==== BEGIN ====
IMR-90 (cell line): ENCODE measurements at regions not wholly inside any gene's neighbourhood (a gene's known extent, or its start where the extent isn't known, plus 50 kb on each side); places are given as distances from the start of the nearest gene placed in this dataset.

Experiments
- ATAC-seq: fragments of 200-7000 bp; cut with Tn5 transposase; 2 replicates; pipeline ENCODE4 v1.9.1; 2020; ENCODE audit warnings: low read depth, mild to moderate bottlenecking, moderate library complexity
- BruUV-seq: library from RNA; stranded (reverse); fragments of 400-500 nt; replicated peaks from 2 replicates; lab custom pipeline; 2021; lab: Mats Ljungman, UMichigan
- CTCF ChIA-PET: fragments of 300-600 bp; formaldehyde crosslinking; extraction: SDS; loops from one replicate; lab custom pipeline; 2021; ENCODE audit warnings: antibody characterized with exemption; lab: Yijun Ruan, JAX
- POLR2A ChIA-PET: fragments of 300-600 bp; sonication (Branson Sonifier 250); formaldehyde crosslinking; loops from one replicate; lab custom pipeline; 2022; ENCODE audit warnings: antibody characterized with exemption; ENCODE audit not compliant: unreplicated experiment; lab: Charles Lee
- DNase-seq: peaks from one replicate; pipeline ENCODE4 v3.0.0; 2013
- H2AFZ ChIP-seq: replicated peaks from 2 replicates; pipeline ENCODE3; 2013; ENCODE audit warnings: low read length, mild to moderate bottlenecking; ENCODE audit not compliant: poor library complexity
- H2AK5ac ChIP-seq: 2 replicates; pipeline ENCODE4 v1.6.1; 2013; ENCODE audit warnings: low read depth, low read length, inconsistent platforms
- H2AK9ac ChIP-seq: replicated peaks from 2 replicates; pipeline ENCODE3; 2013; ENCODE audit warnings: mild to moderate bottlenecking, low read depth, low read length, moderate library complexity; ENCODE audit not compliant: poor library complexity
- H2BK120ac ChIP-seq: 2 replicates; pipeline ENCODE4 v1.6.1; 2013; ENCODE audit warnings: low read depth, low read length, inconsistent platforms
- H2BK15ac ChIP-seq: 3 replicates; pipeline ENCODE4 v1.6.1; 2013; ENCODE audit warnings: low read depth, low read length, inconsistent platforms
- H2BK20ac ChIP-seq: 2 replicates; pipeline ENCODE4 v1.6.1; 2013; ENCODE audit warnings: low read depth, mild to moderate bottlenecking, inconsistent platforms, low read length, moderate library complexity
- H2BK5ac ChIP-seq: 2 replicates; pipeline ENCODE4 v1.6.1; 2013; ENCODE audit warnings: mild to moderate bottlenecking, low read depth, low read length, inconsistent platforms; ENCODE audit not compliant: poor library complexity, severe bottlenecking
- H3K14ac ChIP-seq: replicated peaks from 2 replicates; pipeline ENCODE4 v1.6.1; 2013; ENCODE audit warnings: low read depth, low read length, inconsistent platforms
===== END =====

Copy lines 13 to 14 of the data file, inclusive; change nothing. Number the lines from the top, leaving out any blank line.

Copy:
- H2BK20ac ChIP-seq: 2 replicates; pipeline ENCODE4 v1.6.1; 2013; ENCODE audit warnings: low read depth, mild to moderate bottlenecking, inconsistent platforms, low read length, moderate library complexity
- H2BK5ac ChIP-seq: 2 replicates; pipeline ENCODE4 v1.6.1; 2013; ENCODE audit warnings: mild to moderate bottlenecking, low read depth, low read length, inconsistent platforms; ENCODE audit not compliant: poor library complexity, severe bottlenecking